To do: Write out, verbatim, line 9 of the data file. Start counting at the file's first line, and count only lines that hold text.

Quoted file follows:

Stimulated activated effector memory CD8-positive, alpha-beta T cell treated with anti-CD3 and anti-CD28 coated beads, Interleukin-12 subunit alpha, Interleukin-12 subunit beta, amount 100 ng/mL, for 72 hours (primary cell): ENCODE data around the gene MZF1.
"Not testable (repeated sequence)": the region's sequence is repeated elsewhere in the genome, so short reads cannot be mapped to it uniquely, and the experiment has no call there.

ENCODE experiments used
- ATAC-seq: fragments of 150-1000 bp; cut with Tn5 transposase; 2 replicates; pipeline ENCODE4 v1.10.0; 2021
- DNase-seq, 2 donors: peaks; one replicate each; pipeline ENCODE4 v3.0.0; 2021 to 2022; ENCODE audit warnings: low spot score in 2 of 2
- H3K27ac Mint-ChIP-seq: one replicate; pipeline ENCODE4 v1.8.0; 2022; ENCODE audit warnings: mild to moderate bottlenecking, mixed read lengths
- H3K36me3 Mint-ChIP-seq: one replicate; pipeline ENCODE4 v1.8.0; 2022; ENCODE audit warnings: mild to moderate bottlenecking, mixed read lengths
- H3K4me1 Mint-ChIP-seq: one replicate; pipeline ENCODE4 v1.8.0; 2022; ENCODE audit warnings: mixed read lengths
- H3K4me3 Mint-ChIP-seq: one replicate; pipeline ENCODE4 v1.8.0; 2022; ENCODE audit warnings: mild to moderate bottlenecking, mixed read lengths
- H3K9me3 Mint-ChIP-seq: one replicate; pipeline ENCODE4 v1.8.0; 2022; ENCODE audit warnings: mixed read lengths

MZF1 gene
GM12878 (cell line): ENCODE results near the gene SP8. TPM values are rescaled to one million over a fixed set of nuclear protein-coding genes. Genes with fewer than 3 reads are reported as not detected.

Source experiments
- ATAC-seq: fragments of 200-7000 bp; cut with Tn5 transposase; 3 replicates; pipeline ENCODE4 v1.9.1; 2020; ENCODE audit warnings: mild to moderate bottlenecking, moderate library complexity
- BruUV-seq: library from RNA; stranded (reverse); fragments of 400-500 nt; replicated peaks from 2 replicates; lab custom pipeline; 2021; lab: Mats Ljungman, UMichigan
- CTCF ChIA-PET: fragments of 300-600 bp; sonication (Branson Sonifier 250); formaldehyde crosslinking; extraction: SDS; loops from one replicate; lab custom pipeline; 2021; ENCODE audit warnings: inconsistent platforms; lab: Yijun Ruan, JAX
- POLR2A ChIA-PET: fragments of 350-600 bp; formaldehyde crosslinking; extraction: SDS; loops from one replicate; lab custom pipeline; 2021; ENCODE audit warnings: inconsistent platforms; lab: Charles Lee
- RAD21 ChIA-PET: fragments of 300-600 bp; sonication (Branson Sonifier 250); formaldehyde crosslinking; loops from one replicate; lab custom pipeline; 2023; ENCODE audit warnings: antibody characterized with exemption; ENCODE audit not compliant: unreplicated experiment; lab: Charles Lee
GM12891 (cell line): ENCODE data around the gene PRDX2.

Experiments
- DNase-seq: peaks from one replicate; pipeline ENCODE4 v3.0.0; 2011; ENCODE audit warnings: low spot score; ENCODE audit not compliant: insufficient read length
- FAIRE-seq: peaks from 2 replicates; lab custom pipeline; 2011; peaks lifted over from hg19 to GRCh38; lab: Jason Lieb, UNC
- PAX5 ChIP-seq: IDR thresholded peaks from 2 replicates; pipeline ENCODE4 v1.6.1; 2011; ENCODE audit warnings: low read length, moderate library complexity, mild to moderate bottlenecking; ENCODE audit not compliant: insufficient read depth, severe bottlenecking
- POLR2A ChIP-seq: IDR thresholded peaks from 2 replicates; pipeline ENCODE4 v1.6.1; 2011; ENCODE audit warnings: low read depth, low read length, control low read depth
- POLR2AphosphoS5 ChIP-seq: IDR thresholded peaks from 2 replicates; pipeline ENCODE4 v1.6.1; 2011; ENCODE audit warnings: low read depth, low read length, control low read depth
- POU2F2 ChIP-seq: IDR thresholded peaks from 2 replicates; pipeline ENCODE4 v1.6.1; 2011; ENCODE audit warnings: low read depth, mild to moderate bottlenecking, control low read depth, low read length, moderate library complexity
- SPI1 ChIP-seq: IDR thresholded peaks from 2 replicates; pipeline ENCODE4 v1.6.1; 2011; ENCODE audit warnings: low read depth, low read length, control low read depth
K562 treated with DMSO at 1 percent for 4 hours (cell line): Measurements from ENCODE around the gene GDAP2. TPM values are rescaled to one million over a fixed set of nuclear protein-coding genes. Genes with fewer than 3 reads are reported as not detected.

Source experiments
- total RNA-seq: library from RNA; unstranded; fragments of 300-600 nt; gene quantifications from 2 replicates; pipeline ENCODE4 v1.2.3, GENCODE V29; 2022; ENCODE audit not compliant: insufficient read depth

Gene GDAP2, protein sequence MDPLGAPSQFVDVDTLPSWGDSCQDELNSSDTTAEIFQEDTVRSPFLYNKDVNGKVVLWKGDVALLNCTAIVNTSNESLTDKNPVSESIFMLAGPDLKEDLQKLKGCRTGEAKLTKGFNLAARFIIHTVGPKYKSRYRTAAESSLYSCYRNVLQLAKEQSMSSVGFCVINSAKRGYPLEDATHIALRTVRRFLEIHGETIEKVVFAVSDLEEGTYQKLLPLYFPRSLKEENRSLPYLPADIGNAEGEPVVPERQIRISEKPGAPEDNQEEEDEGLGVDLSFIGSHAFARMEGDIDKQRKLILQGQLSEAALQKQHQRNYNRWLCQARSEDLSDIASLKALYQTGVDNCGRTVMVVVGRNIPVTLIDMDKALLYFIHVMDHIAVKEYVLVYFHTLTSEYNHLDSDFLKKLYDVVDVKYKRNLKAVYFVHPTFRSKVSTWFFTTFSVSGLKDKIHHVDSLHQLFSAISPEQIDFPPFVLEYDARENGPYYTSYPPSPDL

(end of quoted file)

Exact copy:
- H3K4me3 Mint-ChIP-seq: one replicate; pipeline ENCODE4 v1.8.0; 2022; ENCODE audit warnings: mild to moderate bottlenecking, mixed read lengths